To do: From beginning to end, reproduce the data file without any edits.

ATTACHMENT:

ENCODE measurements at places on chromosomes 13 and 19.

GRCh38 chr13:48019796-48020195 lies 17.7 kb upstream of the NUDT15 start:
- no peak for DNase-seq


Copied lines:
ENCODE measurements at places on chromosomes 13 and 19.

GRCh38 chr13:48019796-48020195 lies 17.7 kb upstream of the NUDT15 start:
- no peak for DNase-seq